Still reeling from a scandal-plagued 2013, J.P. Morgan is very open about its plans to hire in compliance and risk, promising this week to double the amount it spends on controls in the coming year. But the scars left by the scandal and the vibrant market for compliance and risk personnel are reportedly making it difficult for JPMorgan to add headcount.
“We've already seen a significant flow of compliance, risk management and operational new hires into JPM and we expect it to continue,” said one New York-based recruiter with knowledge of the situation. The bank is also targeting outside advisors and processors, he said.
However, a separate recruiter who asked to remain nameless said that many of the new hires are backfills for unmanned seats. “What I have observed is that a number of people have left JPMorgan, so some part of any additions to staff will be to address attrition,” she said.
The turnover is in part due to the high demand for these workers in the market, she added. Despite the scandals, they are looked at as qualified professionals by competitors. “In general, JPMorgan has good people,” she said. “They are well trained and exposed to rigorous standards and complex issues.”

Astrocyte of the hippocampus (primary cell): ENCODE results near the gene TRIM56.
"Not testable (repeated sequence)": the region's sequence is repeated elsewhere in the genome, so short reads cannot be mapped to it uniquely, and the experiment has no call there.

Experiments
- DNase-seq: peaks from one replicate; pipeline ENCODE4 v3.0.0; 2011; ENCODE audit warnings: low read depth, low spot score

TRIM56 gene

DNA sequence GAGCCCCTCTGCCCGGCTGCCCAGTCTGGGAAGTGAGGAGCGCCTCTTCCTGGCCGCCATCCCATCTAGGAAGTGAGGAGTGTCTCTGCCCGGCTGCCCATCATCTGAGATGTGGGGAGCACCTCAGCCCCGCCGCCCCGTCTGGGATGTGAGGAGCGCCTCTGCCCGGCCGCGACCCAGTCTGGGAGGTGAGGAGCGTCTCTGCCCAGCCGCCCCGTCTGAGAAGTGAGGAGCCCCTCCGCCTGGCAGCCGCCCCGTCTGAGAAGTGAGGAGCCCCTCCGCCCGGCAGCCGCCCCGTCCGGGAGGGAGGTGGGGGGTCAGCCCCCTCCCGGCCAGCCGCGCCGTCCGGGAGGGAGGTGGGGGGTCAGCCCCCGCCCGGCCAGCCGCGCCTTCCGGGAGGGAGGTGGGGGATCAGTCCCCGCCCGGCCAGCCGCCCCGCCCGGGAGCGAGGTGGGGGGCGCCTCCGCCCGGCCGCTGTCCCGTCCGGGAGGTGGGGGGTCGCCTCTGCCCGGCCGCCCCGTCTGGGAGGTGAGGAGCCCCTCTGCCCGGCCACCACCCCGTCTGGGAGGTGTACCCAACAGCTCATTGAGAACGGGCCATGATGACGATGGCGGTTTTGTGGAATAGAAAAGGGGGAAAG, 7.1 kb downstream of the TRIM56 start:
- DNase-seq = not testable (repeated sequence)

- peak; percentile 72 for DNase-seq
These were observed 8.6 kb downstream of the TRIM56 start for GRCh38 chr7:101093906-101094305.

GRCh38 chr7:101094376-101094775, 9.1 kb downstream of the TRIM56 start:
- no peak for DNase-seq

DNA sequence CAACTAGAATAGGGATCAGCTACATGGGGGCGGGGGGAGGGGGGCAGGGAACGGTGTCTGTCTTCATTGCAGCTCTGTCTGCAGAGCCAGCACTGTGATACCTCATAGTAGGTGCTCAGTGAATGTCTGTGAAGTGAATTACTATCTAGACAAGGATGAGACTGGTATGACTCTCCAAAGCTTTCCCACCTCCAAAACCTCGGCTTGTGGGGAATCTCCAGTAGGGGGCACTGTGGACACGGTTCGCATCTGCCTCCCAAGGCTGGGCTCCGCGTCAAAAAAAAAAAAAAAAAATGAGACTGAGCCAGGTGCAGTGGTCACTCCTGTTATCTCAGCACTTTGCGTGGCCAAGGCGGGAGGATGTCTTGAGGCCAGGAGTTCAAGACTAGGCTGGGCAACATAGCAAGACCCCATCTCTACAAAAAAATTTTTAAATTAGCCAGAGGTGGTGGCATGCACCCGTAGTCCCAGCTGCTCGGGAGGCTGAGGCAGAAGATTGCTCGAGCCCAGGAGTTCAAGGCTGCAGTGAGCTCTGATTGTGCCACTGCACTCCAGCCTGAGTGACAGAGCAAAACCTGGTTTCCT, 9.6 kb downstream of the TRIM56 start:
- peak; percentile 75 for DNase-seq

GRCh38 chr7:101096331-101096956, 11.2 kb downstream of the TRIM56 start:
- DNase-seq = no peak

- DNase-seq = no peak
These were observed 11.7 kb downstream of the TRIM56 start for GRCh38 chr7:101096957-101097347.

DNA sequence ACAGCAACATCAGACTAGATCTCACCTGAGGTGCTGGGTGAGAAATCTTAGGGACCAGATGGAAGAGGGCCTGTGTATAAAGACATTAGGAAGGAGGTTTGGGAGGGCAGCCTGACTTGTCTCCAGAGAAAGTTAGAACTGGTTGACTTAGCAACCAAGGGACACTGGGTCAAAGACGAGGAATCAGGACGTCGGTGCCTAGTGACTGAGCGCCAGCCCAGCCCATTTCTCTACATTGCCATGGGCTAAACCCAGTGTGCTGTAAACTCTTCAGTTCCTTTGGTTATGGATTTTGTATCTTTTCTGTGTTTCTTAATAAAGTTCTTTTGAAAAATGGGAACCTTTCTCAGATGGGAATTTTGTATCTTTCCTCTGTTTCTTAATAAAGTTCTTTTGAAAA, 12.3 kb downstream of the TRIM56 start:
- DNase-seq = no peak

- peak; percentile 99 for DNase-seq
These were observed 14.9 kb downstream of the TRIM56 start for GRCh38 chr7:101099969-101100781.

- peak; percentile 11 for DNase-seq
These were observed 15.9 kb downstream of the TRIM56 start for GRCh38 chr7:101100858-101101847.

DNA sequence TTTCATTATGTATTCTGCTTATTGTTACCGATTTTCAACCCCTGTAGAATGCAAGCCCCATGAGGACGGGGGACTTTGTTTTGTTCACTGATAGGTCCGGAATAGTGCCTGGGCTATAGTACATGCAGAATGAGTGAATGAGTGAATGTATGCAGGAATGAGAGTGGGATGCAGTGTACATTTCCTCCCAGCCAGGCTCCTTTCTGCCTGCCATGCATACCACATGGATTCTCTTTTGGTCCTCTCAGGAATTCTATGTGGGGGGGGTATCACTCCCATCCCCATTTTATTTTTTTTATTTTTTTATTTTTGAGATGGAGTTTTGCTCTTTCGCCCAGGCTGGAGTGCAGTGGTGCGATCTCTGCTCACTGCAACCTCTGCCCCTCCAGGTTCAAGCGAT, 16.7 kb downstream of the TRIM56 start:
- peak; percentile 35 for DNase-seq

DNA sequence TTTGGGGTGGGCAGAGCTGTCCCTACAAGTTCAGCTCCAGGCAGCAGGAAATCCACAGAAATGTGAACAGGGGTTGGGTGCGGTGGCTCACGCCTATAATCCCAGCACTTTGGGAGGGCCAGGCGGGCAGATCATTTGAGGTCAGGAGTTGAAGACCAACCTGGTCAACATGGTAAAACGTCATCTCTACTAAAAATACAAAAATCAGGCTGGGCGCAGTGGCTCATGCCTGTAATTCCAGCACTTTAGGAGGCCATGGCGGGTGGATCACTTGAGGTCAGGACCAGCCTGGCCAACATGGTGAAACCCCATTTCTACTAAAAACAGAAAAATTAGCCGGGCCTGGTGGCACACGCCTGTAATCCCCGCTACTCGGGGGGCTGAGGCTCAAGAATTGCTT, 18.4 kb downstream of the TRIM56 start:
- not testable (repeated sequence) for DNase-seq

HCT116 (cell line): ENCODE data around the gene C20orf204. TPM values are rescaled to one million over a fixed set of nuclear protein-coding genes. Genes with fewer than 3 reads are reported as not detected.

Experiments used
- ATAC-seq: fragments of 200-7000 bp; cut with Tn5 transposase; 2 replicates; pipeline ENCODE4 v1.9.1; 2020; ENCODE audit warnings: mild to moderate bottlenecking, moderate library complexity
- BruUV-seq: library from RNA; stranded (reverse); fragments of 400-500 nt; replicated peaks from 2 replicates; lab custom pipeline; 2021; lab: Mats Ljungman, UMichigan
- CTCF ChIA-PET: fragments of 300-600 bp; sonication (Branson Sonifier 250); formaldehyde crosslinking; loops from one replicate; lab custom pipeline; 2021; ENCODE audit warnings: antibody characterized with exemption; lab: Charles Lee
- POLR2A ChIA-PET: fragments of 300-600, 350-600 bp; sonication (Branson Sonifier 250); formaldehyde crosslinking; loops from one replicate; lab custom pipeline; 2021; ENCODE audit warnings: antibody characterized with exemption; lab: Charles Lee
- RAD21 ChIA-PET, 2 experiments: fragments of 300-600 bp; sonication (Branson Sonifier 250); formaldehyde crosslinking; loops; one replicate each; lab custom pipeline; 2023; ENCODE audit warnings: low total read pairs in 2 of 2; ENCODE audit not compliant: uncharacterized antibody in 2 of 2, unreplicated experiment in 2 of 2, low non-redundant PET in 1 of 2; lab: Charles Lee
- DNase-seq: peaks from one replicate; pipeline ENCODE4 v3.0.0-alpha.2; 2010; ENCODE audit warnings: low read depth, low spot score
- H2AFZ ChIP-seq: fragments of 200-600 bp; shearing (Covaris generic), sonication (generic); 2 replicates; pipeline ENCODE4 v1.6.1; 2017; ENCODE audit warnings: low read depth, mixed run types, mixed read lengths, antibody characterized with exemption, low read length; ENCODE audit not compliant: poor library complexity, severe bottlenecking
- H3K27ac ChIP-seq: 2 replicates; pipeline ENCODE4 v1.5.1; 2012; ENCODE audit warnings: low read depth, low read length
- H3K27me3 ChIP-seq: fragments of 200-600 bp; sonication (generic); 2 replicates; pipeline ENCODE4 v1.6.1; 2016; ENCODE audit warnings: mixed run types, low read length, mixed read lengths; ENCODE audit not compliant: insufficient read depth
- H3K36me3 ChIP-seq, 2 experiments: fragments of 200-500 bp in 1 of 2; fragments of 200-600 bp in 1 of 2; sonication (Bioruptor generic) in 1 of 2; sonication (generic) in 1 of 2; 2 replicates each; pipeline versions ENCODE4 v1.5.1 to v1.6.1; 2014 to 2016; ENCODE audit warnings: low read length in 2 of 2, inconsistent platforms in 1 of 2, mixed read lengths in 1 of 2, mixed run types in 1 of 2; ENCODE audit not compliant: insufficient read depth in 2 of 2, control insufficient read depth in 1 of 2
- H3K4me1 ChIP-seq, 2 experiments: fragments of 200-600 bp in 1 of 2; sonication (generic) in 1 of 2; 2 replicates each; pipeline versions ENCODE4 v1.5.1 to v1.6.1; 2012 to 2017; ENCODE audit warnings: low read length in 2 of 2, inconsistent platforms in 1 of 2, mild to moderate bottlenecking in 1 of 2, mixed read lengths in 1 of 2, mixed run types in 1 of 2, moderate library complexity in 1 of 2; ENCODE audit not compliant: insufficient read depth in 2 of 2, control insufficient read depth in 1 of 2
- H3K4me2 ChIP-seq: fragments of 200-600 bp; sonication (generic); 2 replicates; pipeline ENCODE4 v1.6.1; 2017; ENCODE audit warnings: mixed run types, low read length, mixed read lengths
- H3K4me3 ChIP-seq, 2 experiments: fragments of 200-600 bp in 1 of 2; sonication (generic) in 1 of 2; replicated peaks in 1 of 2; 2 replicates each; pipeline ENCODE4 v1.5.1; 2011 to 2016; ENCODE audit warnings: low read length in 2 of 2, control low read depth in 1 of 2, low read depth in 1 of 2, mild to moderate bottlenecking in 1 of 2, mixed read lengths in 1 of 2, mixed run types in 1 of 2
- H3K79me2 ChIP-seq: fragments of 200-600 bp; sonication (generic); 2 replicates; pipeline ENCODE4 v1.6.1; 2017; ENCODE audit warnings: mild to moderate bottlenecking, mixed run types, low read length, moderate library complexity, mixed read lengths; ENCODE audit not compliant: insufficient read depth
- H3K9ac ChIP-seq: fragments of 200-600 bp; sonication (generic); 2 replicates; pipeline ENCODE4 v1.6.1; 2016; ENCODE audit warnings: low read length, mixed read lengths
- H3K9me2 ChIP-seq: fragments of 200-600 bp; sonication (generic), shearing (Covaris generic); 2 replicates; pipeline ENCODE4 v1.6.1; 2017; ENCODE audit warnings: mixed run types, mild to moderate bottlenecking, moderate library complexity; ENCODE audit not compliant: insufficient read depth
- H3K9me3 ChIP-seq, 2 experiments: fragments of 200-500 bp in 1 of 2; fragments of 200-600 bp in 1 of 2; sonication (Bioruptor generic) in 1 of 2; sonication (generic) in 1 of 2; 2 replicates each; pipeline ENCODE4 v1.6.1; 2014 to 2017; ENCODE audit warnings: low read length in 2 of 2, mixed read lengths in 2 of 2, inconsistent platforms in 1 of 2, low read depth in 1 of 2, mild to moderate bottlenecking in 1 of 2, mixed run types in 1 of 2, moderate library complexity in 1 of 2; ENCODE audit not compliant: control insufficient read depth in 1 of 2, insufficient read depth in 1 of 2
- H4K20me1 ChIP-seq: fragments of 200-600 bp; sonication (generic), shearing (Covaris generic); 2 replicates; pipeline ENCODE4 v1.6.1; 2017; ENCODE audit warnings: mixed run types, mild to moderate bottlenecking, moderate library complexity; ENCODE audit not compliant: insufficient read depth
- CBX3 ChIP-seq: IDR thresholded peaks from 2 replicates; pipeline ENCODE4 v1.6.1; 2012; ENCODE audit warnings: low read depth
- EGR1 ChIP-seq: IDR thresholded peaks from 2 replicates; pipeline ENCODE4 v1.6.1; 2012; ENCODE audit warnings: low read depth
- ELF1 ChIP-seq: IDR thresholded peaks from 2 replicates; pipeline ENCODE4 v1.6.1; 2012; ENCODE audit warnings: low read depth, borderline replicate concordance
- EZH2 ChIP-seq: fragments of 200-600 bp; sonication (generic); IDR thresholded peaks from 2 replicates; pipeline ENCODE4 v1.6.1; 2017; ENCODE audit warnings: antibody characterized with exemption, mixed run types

But the current environment and the media coverage appears to have taken its toll. “The firm has been under tremendous regulatory scrutiny and pressure, and I sense it's a hard place to be these days, particularly in risk or controls functions,” she said.
Another recruiter agrees, although he still sees the number of hires outweighing the list of those who have quit. “Of course they've had turnover and people are always moving from the sell-side to the buy-side and the public scrutiny has most certainly accelerated this, however net-net they are adding people in compliance and operations,” he said.
J.P. Morgan declined to respond to multiple requests for comment.
No matter what the cause for the open seats, JPMorgan is surely looking for talent. Jamie Dimon on Wednesday promised to devote $2 billion to retool the bank’s controls programs, up from the $1 billion it initially earmarked for the initiative.